Effect of treatment on gene expression

Subsequently, dose- and time-dependent response of apoptosis- and oxidative stress-related genes was analyzed. First, the level of metallo-thionein isoform 2A (RNA and protein), cellular tumor antigen p53 (RNA and protein), apoptosis regulators Bcl-2 and Bcl-2-associated X protein (Bax, RNA only) were analyzed (Fig. 3).

All detected RNAs and proteins were affected in treatment time-, dose- or cell line-dependent manner to some extent. For a more comprehensive understanding, residual analysis of treatment time and cisplatin dose after adjustment of other variables is desirable. Conditions for such residual analysis are met, because all lines showed consistently significant increasing/decreasing trends for all substances, the difference was seen only in the extent of increase/decrease. Partial correlations of time-, cell line-, and dose-adjusted residuals were determined to elucidate the unique contribution of the treatment time and dose individually (Table II). To analyze redundant trends, hierarchical cluster analysis of oxidative markers and RNA and protein was performed. As seen in Fig. 3A and B, Bcl-2, Bax and p53 show similar time- and dose-dependent response are thus clustered together.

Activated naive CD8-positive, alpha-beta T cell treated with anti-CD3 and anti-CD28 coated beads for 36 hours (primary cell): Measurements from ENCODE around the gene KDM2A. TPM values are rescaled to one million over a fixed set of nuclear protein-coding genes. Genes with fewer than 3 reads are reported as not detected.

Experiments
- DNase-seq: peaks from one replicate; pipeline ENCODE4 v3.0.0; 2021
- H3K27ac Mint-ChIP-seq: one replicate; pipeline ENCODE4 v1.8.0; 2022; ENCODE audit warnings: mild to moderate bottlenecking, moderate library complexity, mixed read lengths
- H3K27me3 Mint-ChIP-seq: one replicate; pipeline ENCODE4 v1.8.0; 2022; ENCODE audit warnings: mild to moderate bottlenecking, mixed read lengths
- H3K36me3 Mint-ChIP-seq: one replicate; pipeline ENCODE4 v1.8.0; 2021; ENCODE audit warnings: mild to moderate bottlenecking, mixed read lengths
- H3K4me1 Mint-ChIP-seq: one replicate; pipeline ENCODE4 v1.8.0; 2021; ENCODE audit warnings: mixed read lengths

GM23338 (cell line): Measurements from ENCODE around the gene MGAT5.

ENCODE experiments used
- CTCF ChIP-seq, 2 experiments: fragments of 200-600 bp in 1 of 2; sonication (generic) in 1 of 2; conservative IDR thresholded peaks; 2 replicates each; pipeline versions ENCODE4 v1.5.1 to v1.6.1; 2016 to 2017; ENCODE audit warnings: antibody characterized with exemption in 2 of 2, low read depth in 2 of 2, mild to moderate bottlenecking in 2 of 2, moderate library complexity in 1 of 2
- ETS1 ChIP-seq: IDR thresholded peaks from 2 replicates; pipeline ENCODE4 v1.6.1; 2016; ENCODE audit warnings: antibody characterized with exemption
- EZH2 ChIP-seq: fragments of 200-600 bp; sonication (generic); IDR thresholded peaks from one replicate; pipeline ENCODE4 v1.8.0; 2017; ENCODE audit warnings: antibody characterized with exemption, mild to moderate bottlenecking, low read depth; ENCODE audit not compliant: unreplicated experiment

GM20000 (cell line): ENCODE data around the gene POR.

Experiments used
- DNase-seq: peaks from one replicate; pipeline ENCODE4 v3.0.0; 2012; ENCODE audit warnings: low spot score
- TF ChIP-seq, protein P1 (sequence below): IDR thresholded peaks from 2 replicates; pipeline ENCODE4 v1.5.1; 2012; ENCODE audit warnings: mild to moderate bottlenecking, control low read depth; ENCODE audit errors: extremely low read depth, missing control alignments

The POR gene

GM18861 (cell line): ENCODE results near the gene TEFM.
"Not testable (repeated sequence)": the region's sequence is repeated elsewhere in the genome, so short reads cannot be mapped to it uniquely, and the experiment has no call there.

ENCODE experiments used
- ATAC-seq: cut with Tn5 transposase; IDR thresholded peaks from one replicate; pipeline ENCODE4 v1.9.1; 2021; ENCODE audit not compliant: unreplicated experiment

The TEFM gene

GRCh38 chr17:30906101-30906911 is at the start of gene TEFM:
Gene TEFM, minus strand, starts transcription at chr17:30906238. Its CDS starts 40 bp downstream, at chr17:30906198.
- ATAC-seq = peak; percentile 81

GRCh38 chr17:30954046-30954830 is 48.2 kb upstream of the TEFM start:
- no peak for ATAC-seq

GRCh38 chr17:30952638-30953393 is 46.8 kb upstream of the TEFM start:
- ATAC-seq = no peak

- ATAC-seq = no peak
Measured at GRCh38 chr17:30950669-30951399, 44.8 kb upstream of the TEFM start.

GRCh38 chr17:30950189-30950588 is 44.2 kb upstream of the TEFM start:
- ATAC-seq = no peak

Table II.

Dependence of parameters on time, cisplatin concentration and cell lines.a

Table II.

Dependence of parameters on time, cisplatin concentration and cell lines.a

Correlation coefficients (r)MT proteinMT RNAp53 RNABcl-2 RNABax RNASODGRGPxFRFRAPABTS
Simple correlation
  Time (h)0.030.090.120.36c0.05−0.14−0.26b0.23b0.22b0.180.09
  Cisplatin (μmol/l)0.43d0.71d0.030.020.24b−0.18−0.59d0.25b0.82d0.64d0.79d
Multiple regression
  Overall0.59d0.73d0.84d0.69d0.61d0.53d0.82d0.64d0.89d0.76d0.85d
  Time0.070.220.24b0.49d0.13−0.20−0.43d0.36c0.52d0.36c0.26b
  Cisplatin (μmol/l)0.45d0.73d0.170.120.34c−0.21−0.72d0.34c0.88d0.71d0.82d
  22Rv1 cells−0.140.100.34c0.63d0.46d−0.220.59d0.48d−0.36c0.40d−0.39d
  PC-3 cells0.43d−0.13−0.82d−0.46d−0.56d−0.29b−0.030.060.36c−0.010.40d